How to File Your Own Super-Easy State Trademark Applications
Editor’s Note: This article is for informational purposes only. Because state and municipal laws vary widely, as do the circumstances of individual cases, readers are encouraged to contact an attorney for specific legal advice. © Scott C. Advice 2022
Note: The views and opinions expressed here are those of the authors and contributors and do not necessarily reflect those of the publisher and editors of WholeFoods Magazine.
It would take at least a small volume to provide you with all the nuances needed to prepare your own US Federal trademark application, which would be valid in all 50 states and territories. The form is involved and contains a few unintended pitfalls for the unwary. However, the United States Patent and Trademark Office (USPTO at uspto.gov) did its best to simplify the form; however, it is still not an easy or obvious form for a layman to fill out. And for my retail clients who do business primarily in a single state, federal trademark applications are not always necessary to protect one’s trademark or service mark. State registrations may be an easier, cheaper, and more viable alternative that such individuals may consider to obtain legal trademark registration for trademark protection.
Keep in mind that if you want to protect your trademark but feel uncomfortable doing so yourself, it would be best to consult a qualified trademark attorney and have that attorney prepare and file your application. . If, on the other hand, you want to protect a trademark you created by filing for state trademark registration—which will help to offer statutory trademark rights in this state only-and think you could manage an online form, so here is your brief guide.
- Determine what you want to protect and if you can protect it
If you have a (good) product or service with an eye-catching and unique name (or ‘trademark’) that no one else has ever used and is still using, then you can protect your brand or name somewhat by ensuring that the ‘TM’ symbol is printed next to the mark when you use it. This is common law protection.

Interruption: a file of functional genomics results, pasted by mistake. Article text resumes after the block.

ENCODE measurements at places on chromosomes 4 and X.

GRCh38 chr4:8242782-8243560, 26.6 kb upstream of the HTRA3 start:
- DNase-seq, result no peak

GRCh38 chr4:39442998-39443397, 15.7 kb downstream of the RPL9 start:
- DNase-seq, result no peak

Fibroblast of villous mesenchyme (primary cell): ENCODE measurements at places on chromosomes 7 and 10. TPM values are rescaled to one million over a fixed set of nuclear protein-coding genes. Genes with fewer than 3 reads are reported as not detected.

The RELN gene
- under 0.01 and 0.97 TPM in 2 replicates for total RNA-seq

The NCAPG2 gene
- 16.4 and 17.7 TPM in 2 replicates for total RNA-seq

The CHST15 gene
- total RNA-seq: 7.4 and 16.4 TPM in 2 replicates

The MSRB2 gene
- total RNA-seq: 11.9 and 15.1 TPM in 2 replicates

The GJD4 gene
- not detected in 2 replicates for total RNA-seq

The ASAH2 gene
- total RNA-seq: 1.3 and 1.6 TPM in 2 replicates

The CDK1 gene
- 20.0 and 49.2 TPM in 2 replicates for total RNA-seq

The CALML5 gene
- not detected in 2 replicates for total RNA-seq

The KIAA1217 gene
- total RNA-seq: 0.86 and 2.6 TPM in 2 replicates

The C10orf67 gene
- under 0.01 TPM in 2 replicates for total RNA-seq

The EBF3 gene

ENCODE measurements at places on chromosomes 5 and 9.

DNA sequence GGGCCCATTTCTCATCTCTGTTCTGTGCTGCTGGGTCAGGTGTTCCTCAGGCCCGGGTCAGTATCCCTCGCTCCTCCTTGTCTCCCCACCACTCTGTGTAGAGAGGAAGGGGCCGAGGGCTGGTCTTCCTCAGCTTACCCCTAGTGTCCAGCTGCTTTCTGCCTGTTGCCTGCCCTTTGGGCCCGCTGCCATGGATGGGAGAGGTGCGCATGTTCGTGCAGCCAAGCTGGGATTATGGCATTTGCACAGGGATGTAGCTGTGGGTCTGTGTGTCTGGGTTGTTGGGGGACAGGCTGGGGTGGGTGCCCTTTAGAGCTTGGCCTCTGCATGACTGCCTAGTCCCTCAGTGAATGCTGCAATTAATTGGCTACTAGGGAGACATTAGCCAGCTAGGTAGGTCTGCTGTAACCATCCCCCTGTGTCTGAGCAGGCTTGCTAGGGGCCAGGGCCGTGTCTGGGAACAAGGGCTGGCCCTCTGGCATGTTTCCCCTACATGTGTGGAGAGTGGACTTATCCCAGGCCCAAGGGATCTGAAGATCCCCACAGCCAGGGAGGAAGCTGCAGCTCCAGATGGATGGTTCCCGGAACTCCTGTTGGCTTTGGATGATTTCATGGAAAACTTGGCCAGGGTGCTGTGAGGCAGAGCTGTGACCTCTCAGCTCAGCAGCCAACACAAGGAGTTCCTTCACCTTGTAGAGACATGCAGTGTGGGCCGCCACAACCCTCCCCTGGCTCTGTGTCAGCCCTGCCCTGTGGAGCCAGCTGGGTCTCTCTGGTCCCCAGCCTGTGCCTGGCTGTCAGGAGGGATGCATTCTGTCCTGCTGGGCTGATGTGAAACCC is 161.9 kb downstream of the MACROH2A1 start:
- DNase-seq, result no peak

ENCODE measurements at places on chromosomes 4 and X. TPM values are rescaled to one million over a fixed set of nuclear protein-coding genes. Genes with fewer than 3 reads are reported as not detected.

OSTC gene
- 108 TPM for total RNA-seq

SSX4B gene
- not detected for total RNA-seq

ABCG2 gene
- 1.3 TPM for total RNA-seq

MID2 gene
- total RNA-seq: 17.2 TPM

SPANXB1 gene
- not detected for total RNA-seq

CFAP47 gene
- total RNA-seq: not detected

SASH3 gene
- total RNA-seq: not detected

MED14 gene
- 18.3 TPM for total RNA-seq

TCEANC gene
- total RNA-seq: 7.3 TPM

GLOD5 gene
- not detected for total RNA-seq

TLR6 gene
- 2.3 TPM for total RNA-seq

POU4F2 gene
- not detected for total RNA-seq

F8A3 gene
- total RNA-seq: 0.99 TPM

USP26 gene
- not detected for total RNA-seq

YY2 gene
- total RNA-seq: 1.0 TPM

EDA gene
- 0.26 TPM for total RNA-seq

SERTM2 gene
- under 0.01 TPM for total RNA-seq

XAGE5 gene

But it’s not as effective if you have an individual or a business with a bigger budget and bigger market presence, who is unaware of your lesser use and then spends wads of dollars marketing his own product with his infringing trademark. Once they become aware of your brand, or their own, they will usually fight you tooth and nail before abandoning their investment. Better actually Register your trademark with the state or federal trademark office so that when a trademark search is performed, yours will show up in that search and discourage any of your competitors from making that investment in the first place. Instead, they will go to the next name on their list.
Additionally, once you have decided on your brand, use it. Start putting it on your goods, or in relation to your services, and document its use so you get a first date of use as soon as possible. If it’s a bottle of vitamins with the new brand, package it up and ship it to a customer across state lines so you can honestly document and keep track of your “first use.” in interstate commerce”. Of course, nowadays you can also apply for trademark registration simply on the basis of “intent to use”; but, frankly, I found it much easier to have a documented “first use” and file based on that, avoiding all sorts of possible complications. And in the case of a simple state registration, you do not need to have interstate use to justify your state registration.